With less than a week to go before Tanzania votes in its third general election since independence in 1961, parliamentary candidates have been making every effort to ensure success at the polls on Sunday (26 October).
GV EXTERIOR TANY Headquarters in Dar es Salaam and election poster (2 shots)
SV & CU Village women reading election literature (2 shots)
SV & CU Candidates Derek Bryceson Chipps (hecked dress) arrive and are greeted (3 shots)
CU Women chanting
SV Mary Chipps (centre) and Bryceson take seats
CU & SV Child watches as official leads chant (3 shots)
SCU Mary Chipps joins in chant and takes seat again
SCU Mr. Gryceson rises and joins in chant
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Background: With less than a week to go before Tanzania votes in its third general election since independence in 1961, parliamentary candidates have been making every effort to ensure success at the polls on Sunday (26 October).
As in past years, President Julius Nyerere is running unopposed in the presidential arena ... although earlier this year he had said he would welcome the challenge of an opposition candidate.
The two-week parliamentary campaign began on 12 October, and all 180 candidates contesting 96 of the 218 seats in Tanzania's Parliament are members of and approved by the ruling Tanganyika African National Union (TANU). For the first time this year, they are restricted to campaigning on the basis of an election manifesto drawn up by TANU.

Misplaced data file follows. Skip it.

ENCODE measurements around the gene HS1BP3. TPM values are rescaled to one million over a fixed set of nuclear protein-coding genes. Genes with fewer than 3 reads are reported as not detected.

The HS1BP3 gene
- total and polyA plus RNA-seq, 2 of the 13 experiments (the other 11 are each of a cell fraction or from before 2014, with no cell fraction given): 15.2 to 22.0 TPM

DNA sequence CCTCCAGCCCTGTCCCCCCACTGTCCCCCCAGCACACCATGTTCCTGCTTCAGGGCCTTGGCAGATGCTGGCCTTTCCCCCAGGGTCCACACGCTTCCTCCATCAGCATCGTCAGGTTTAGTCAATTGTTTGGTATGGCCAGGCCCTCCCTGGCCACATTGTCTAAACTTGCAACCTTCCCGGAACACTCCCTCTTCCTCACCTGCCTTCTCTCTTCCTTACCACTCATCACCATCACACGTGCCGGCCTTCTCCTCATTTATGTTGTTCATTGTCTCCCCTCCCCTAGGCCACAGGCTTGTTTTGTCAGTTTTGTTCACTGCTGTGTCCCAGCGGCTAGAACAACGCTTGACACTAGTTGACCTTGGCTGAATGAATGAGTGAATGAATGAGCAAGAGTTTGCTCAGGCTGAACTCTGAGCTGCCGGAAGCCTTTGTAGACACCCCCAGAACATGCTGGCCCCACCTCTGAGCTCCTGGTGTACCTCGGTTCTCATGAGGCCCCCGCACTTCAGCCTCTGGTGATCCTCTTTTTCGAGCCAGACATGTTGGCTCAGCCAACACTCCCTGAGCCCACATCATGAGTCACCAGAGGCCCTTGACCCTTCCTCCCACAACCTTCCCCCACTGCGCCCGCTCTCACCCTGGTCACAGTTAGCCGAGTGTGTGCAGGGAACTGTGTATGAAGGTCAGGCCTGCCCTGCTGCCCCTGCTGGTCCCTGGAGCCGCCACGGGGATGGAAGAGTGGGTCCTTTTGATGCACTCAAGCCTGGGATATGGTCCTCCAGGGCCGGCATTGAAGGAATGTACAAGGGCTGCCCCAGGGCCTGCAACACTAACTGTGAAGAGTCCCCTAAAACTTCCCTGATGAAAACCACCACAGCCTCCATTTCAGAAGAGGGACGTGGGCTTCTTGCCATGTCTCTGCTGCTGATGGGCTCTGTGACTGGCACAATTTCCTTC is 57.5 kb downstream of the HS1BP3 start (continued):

In the Kinondoni district of the Dar es Salaam region, two candidates are challenging each other for parliamentary representation. One is a Tanzanian of European extraction, Mr. Derek Bryceson, the other a Tanzanian African, Mrs. Mary Alice Zayumba Chipps. Both were in full campaign swing on Monday (20 October).
Bound by the new, tough election rules, candidates are allowed to talk to constituency meetings only on the issues covered by the new manifesto -- the party's five year aims for agriculture, health, education and industrial development. They are permitted to advance arguments on their personal suitability for election ... but forbidden to comment on the possible shortcomings of their rivals.
Officials expect a large turnout from Tanzania's 5.8 million registered voters ... and some forecast a large turnover in elected candidates. In both of the country's previous elections, a significant number of prominent government officials and bureaucrats have suffered polling defeats.